Scientists discovered greenhouse gas ‘feedback loop’ in freshwater lakes

Plant debris in lake sediment affects methane emissions.


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A new investigation by the Cambridge scientists sheds light on what happens when organic matter decomposes in freshwater lakes. The study suggests that the plant debris in lake sediment suppresses production of methane and promotes toxic greenhouse gas emissions.

As vegetation in and around waterways keeps on changing, with forest cover being lost. Additionally, global warming boost causes wetland plants to flourish, the numerous pools of the northern hemisphere – has a noteworthy source of methane. And scientists predict that the rate could double in next 50 years.

The study recommended the revelation of yet another “feedback loop” in which natural disturbance and environmental change trigger more greenhouse gas emissions that further warms the planet.

Dr. Andrew Tanentzap, from the University of Cambridge’s Department of Plant Sciences, said, “We believe we have discovered a new mechanism that has the potential to cause increasingly more greenhouse gases to be produced by freshwater lakes. The warming climates that promote the growth of aquatic plants have the potential to trigger a damaging feedback loop in natural ecosystems.”

More than 77% of the methane outflows from an individual lake are the aftereffect of the organic matter shed fundamentally by plants that develop in or close to the water. This matter gets buried in the residue found toward the edge of lakes, where it is devoured by groups of microorganisms. Methane gets produced as a result, which at that point rises to the surface.

Working with colleagues from Canada and Germany, Tanentzap’s group found that the levels of methane produced in lakes vary enormously depending on the type of plants contributing their organic matter to the lake sediment.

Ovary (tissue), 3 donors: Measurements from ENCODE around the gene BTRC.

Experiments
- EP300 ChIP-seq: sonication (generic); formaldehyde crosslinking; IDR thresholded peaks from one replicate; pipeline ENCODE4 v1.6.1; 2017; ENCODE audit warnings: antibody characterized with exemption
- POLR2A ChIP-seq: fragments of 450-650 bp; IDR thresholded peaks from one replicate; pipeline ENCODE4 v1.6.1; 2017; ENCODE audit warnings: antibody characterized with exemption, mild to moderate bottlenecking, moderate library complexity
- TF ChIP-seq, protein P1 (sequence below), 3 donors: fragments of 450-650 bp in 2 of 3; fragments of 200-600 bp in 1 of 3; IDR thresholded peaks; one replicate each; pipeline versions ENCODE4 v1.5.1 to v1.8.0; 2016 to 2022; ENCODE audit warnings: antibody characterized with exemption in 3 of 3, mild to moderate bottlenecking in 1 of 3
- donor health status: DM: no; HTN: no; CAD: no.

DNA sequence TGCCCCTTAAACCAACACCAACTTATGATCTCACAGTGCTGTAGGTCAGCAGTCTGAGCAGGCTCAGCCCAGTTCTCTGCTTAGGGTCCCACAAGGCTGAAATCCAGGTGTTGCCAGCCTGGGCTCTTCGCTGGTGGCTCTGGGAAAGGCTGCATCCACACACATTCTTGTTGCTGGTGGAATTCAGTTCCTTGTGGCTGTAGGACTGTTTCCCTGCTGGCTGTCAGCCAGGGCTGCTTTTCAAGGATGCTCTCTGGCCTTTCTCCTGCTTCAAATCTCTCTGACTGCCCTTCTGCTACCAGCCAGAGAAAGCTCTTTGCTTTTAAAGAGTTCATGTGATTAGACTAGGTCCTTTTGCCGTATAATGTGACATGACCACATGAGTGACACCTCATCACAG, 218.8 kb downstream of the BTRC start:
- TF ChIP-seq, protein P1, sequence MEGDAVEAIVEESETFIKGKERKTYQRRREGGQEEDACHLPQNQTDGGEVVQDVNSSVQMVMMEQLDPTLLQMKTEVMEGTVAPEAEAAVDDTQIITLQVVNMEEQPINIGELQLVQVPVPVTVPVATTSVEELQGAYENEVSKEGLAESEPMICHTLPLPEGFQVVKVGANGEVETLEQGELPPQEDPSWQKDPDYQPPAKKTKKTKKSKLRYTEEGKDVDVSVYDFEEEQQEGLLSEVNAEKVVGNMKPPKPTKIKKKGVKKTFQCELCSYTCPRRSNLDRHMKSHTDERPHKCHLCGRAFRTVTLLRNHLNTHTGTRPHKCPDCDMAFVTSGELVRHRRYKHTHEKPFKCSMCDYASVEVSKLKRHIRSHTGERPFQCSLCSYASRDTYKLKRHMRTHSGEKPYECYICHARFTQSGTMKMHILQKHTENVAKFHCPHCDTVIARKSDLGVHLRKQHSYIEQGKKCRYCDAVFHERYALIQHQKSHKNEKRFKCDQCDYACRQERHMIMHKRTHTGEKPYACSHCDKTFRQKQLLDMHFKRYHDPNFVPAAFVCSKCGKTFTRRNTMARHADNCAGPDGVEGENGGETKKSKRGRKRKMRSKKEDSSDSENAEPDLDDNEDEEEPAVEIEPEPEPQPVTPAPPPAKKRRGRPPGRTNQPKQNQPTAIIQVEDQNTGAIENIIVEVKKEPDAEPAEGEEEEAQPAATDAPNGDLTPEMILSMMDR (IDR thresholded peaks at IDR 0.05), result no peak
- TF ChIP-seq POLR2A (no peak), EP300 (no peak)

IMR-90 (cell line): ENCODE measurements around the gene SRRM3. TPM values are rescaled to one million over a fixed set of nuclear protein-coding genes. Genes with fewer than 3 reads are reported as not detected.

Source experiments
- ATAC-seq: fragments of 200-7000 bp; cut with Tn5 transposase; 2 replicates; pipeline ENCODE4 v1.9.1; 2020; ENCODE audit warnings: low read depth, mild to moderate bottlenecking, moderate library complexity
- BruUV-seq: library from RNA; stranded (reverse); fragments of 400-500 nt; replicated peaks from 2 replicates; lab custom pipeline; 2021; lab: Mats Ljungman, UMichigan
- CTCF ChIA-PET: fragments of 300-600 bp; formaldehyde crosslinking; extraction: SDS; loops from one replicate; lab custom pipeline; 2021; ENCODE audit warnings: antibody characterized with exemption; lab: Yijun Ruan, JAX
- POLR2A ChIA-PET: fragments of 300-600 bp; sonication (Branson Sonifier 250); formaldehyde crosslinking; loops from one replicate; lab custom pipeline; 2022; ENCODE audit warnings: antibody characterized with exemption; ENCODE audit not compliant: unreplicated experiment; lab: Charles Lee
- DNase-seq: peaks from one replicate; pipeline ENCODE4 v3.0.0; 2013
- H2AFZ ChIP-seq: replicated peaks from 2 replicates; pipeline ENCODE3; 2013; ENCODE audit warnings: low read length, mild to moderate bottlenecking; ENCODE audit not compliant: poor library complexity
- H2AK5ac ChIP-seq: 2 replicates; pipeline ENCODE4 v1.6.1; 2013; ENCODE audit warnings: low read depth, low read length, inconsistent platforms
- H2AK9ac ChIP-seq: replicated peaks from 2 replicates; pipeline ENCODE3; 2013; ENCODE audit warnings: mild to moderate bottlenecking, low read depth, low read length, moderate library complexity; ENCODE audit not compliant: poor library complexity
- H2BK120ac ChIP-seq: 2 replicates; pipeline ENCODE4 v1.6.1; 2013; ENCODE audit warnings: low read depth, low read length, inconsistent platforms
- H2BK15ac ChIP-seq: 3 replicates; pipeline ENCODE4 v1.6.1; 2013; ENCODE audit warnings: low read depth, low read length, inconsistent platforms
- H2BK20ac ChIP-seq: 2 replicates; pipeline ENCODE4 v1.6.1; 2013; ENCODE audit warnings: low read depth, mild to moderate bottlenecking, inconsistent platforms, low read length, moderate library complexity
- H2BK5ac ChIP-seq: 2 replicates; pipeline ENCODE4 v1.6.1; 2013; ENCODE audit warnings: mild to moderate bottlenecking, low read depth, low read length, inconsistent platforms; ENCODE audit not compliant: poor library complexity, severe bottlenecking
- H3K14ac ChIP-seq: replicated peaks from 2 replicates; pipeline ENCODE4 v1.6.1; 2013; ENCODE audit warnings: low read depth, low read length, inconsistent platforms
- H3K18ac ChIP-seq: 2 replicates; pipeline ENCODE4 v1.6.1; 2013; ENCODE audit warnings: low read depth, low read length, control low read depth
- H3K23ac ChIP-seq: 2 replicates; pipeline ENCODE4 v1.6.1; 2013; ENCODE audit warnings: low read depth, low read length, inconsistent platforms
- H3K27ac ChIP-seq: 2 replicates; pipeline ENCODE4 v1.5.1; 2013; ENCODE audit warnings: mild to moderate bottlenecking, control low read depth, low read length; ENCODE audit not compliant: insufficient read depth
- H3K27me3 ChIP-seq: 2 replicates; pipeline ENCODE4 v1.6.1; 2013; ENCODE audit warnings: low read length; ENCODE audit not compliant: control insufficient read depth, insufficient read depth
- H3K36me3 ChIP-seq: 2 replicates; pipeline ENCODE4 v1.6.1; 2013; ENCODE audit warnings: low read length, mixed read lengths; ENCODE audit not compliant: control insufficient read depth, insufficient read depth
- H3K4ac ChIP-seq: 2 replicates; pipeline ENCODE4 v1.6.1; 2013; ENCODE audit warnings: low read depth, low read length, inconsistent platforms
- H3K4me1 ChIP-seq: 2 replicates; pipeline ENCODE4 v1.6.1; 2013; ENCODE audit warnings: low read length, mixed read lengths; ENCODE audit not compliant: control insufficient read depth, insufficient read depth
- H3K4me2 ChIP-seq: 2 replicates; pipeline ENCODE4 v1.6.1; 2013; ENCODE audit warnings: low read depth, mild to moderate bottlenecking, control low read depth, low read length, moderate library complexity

During experiments, scientists took lake sediment and added three common types of plant debris: deciduous trees that shed leaves annually, evergreen pine-shedding coniferous trees, and cattails (often known in the UK as ‘bulrushes’) – a common aquatic plant that grows in the shallows of freshwater lakes.

These sediments were brooded in the lab for 150 days, amid which time the researchers redirected and estimated the methane created. They found that the bulrush silt delivered more than 400 times the measure of methane as the coniferous residue, and right around 2,800 times the methane than that of the deciduous.

For the confirmation, scientists spiked the three samples with the microbes that produce methane to gauge the chemical reaction. While the forest sediment silt stayed unaltered, the example containing the bulrush natural issue multiplied its methane creation.

Dr. Erik Emilson, first author of the study said, “The organic matter that runs into lakes from the forest trees acts as a latch that suppresses the production of methane within lake sediment. These forests have long surrounded the millions of lakes in the northern hemisphere, but are now under threat.”

Tanentzap said, “Accurately predicting methane emissions is vital to the scientific calculations used to try and understand the pace of climate change and the effects of a warmer world. We still have a limited understanding of the fluctuations in methane production from plants and freshwater lakes.”

The study, funded by the UK’s Natural Environment Research Council, is published today in the journal Nature Communications.